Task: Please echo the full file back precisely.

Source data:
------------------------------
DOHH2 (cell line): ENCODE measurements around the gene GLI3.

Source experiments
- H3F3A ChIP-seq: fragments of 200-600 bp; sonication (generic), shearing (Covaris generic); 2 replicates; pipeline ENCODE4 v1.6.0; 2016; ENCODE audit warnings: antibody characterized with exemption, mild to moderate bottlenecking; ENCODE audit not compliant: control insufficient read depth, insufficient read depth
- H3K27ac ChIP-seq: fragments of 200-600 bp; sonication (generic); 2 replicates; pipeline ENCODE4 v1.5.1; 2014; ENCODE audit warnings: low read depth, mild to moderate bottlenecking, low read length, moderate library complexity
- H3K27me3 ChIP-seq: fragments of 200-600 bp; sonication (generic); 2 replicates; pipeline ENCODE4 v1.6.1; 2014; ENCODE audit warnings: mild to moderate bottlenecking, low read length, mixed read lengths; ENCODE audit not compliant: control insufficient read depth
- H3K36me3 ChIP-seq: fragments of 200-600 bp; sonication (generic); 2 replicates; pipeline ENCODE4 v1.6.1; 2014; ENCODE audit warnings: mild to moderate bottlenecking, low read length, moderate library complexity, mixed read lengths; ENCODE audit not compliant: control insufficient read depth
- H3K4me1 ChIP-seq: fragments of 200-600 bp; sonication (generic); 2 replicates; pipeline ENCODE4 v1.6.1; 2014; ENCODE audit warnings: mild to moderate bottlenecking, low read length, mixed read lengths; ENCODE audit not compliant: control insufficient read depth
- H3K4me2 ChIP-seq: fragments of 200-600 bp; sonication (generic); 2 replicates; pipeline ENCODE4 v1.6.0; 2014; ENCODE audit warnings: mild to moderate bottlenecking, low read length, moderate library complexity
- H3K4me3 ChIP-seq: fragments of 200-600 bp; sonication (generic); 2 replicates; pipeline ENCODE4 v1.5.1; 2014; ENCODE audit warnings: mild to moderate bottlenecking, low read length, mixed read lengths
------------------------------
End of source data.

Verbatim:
DOHH2 (cell line): ENCODE measurements around the gene GLI3.

Source experiments
- H3F3A ChIP-seq: fragments of 200-600 bp; sonication (generic), shearing (Covaris generic); 2 replicates; pipeline ENCODE4 v1.6.0; 2016; ENCODE audit warnings: antibody characterized with exemption, mild to moderate bottlenecking; ENCODE audit not compliant: control insufficient read depth, insufficient read depth
- H3K27ac ChIP-seq: fragments of 200-600 bp; sonication (generic); 2 replicates; pipeline ENCODE4 v1.5.1; 2014; ENCODE audit warnings: low read depth, mild to moderate bottlenecking, low read length, moderate library complexity
- H3K27me3 ChIP-seq: fragments of 200-600 bp; sonication (generic); 2 replicates; pipeline ENCODE4 v1.6.1; 2014; ENCODE audit warnings: mild to moderate bottlenecking, low read length, mixed read lengths; ENCODE audit not compliant: control insufficient read depth
- H3K36me3 ChIP-seq: fragments of 200-600 bp; sonication (generic); 2 replicates; pipeline ENCODE4 v1.6.1; 2014; ENCODE audit warnings: mild to moderate bottlenecking, low read length, moderate library complexity, mixed read lengths; ENCODE audit not compliant: control insufficient read depth
- H3K4me1 ChIP-seq: fragments of 200-600 bp; sonication (generic); 2 replicates; pipeline ENCODE4 v1.6.1; 2014; ENCODE audit warnings: mild to moderate bottlenecking, low read length, mixed read lengths; ENCODE audit not compliant: control insufficient read depth
- H3K4me2 ChIP-seq: fragments of 200-600 bp; sonication (generic); 2 replicates; pipeline ENCODE4 v1.6.0; 2014; ENCODE audit warnings: mild to moderate bottlenecking, low read length, moderate library complexity
- H3K4me3 ChIP-seq: fragments of 200-600 bp; sonication (generic); 2 replicates; pipeline ENCODE4 v1.5.1; 2014; ENCODE audit warnings: mild to moderate bottlenecking, low read length, mixed read lengths